There are 3 types of transactions in SQLite: deferred, immediate, and exclusive. The default is deferred and it is the type of transaction in the example above. With deferred transactions no locks are acquired until the database is accessed. Since an access can be a read or written we also distinguish the access type. If the access is a read - which is what we did with a select after staring both transactions - then a shared lock is created. Shared locks allow for multiple processes to access the database and that is why the second shell can access the database. When shared locks are active no other thread or process can write to the database. When the first shell inserts the bird - a write access - a reserved lock is obtained. A single reserved lock maybe active at one time. After this insert of the bird the first shell has the reserved lock, the second shell has shared lock. Now that we have the reserved lock neither shell can write to the database. This is because of the lock state of pending. In the pending lock state a process holding a reserved lock wants to write to the database, but it cannot until all shared locks are cleared so it can get an exclusive lock. This is why once we see shell two end it’s transaction only then can shell one obtain an exclusive lock in the commit and write the animal named bird in it’s transaction.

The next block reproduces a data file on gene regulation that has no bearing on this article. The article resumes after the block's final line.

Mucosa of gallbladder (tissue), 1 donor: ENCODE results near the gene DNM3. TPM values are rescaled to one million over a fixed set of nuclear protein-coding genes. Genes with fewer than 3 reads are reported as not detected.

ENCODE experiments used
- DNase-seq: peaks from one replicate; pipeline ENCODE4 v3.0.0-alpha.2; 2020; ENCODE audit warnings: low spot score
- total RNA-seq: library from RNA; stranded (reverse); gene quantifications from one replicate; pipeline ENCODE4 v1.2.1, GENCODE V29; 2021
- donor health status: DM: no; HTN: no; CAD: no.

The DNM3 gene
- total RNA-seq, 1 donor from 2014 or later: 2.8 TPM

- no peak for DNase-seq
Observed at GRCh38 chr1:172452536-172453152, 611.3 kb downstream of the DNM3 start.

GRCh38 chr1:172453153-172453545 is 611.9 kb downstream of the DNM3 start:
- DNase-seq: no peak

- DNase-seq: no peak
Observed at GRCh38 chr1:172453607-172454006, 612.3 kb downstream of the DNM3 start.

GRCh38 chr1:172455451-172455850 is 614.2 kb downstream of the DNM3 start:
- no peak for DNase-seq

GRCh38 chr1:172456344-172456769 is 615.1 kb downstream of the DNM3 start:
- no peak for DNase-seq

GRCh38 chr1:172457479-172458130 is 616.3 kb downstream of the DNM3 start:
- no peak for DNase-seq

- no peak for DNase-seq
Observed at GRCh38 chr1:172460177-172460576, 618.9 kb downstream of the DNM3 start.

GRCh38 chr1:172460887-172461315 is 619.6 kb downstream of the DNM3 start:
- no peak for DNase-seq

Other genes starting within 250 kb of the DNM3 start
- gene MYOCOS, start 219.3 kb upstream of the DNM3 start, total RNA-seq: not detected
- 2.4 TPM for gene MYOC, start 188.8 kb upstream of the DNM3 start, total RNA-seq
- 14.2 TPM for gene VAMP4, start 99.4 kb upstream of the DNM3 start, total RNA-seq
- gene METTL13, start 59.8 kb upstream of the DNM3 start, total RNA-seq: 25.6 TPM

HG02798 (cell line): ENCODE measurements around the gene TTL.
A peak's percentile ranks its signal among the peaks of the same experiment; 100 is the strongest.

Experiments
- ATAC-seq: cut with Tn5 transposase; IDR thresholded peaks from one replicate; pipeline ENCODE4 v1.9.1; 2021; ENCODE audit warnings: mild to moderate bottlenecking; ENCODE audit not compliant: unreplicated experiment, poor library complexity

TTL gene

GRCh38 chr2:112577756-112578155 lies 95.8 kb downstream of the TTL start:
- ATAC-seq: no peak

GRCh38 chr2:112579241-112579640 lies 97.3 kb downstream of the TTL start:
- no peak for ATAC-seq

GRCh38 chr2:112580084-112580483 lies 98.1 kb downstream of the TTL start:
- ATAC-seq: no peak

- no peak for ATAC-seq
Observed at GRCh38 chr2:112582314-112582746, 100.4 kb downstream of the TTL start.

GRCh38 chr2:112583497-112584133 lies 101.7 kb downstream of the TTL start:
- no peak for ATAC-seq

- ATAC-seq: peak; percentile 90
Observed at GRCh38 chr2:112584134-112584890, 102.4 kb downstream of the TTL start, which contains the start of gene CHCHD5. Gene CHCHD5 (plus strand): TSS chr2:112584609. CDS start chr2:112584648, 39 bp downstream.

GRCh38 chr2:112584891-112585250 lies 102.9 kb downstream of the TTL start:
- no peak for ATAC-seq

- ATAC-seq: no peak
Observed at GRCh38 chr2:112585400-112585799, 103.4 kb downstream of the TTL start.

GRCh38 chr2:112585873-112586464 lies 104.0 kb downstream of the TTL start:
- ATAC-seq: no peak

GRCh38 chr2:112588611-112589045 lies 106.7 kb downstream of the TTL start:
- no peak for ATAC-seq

Where to go from Here

This example just scratches the surface of transactions and locks in SQLite. We only discussed the deferred transaction, where transactions can also be immediate and exclusive. The types of locks we were able to explore. All of this is documented in SQLite in the transaction documentation as well as the locking documentation. In the next blog post we will discuss doing SQLite Transactions in the C API in a program.